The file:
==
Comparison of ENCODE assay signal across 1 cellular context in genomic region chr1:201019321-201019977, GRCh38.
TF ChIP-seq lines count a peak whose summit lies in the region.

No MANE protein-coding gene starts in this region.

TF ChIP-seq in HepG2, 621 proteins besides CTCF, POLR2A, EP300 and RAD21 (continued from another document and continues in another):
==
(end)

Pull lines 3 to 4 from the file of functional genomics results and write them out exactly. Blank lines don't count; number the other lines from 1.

No MANE protein-coding gene starts in this region.

TF ChIP-seq in HepG2, 621 proteins besides CTCF, POLR2A, EP300 and RAD21 (continued from another document and continues in another):